The potential problem for Pakistan is that any thread between the Mumbai attackers and Pakistan army/ISI is unlikely to remain secret. The Mumbai attacker who was taken prisoner, and other suspected terrorists who may yet be detained, could provide clues here. There is also an abundance both of material evidence (such as the unused weaponry and communications equipment carried by the terrorists) and intelligence evidence (from United States electronic monitoring, for example). The US's unusual decision to publicly implicate Pakistan's ISI in the bombing of the Indian embassy in Kabul in July 2008 makes clear two things: Washington knows that Pakistan has continued to use terrorism as an instrument of state policy under Musharraf's successor as army chief-of-staff, General Afshaq Kiyani; and it is no longer keeping silent about such knowledge in deference to Pakistan's importance in the "war on terror".
The Pakistan army and ISI cannot therefore anticipate avoiding responsibility for the Mumbai attacks if they had a hand in it. Any defence of blaming "rogue" elements within the ISI and Pakistan army will not serve to deflect the anger of India, the United States and the international community - not least because Musharraf made it clear in 2006 that the ISI was a disciplined force doing what the army told it do.
A decisive moment
The Pakistan state - by which is meant here primarily the army and the ISI - thus faces a moment of crisis. But this is also a moment of opportunity. Pakistan has been asked to cooperate fully with India and the United States in the investigation of the Mumbai attacks, and to hand over named individuals - including the JuD/LeT leader, and the Karachi-based gangster Dawood Ibrahim, an Indian national implicated in many terrorist attacks within India.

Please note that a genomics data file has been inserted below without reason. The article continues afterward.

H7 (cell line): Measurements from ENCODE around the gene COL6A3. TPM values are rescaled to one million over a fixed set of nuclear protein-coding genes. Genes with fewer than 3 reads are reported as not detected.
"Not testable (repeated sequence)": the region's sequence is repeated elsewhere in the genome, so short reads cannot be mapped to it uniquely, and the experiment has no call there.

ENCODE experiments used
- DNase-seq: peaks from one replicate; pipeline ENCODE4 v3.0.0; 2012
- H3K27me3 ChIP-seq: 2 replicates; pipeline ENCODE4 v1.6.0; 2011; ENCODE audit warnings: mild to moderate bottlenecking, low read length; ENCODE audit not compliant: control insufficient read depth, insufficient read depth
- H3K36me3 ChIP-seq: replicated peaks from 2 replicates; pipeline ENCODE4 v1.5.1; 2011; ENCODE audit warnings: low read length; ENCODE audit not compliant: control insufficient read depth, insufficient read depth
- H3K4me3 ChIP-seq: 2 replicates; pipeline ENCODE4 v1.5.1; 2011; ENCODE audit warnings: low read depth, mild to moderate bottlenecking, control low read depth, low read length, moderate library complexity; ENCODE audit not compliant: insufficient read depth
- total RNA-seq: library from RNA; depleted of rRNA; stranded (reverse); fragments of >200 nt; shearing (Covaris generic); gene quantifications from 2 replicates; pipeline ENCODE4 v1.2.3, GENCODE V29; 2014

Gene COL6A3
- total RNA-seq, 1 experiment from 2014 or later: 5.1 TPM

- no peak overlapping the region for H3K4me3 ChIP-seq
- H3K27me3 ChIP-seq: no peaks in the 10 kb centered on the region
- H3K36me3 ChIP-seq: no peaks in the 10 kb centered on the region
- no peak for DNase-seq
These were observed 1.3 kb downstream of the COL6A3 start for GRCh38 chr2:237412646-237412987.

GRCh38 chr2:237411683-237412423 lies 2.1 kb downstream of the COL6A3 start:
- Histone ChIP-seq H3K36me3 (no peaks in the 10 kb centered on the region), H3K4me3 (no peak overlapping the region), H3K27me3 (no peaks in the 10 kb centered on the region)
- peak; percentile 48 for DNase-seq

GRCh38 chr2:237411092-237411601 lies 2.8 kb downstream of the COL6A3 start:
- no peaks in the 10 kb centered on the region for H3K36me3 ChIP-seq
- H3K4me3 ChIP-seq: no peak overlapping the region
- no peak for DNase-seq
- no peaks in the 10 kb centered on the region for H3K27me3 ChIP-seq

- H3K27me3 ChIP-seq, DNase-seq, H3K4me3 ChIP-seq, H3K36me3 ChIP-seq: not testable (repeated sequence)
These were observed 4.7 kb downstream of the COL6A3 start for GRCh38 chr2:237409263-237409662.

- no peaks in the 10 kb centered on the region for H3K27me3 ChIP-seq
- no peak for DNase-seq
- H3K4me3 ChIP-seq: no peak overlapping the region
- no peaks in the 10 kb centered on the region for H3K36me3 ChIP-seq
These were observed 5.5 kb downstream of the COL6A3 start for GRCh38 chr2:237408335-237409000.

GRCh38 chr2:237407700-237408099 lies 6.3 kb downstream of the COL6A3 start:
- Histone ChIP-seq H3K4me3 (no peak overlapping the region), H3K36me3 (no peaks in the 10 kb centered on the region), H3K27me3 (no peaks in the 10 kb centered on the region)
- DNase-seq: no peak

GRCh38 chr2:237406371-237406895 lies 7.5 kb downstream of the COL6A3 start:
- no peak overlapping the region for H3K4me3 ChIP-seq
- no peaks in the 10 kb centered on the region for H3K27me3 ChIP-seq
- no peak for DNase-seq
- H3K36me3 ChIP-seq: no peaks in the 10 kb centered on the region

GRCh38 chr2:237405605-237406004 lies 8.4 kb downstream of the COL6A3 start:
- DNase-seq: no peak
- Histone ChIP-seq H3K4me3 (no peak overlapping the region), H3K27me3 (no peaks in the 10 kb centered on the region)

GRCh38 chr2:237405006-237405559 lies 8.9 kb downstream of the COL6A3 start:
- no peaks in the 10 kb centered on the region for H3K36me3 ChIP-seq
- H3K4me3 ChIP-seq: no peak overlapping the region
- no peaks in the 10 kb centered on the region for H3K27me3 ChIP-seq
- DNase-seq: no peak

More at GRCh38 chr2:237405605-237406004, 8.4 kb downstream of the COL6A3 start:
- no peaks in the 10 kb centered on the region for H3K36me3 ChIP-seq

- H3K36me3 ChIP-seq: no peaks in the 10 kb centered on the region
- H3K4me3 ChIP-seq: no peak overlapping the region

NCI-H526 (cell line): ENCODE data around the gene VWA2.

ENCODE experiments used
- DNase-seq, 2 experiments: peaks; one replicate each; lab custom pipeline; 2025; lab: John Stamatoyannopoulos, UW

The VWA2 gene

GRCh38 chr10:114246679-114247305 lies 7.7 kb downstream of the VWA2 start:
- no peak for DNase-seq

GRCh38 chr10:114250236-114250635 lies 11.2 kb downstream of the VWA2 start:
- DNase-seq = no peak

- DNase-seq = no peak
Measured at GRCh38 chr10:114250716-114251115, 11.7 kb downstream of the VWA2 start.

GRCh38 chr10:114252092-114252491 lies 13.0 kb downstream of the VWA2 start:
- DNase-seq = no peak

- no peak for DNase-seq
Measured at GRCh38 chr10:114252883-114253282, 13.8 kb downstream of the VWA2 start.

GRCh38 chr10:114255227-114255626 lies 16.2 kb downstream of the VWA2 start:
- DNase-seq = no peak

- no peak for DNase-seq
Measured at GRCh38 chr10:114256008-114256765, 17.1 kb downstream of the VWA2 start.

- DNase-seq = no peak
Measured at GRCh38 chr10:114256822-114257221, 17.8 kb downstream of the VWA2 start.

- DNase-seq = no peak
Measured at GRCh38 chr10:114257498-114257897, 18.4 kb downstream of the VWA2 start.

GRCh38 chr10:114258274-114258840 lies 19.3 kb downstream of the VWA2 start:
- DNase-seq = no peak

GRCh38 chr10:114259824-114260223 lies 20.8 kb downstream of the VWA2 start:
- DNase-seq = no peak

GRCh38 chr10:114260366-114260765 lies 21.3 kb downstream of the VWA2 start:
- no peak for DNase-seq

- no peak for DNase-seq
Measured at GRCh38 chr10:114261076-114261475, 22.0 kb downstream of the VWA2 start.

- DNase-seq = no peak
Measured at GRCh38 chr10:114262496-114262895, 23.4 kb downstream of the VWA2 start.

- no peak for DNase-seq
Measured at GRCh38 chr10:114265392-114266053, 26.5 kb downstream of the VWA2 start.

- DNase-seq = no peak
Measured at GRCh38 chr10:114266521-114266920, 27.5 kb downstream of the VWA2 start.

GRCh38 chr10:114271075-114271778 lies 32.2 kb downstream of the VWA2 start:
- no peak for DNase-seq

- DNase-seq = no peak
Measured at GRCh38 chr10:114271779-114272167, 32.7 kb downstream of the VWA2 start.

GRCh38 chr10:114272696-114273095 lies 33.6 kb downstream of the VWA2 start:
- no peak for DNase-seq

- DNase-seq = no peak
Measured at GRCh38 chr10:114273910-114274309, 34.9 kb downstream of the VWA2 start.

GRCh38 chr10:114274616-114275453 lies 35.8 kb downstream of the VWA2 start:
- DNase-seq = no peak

If Pakistan complies with these requests - whether or not it is complicit, and in a way consistent with the country's own laws and constraints - it would send the strongest possible signal to the international community of Pakistan's rejection of its use of terrorism in the past and its determination to end state support for terrorism in the future. Moreover, it would demonstrate to the world that the Pakistan army and ISI are now willing to subordinate themselves more fully to the democratically elected civilian leadership of Pakistan - which clearly wants to normalise relations with India - and to open a new chapter in civil-military relations.
Pakistan's failure to meet these requests, and obfuscation in the investigation of the Mumbai attacks, will only strengthen the views of Pakistan's critics and will have a negative impact on United States policy towards Pakistan. The fires of Mumbai provide Pakistan with a clear moment to begin to cleanse itself of its self-destructive embrace of terrorists and terrorism. The friends of Pakistan around the world will be hoping that President Zardari, prime minister Yousuf Raza Gilani, and above all General Kiyani, will seize this opportunity.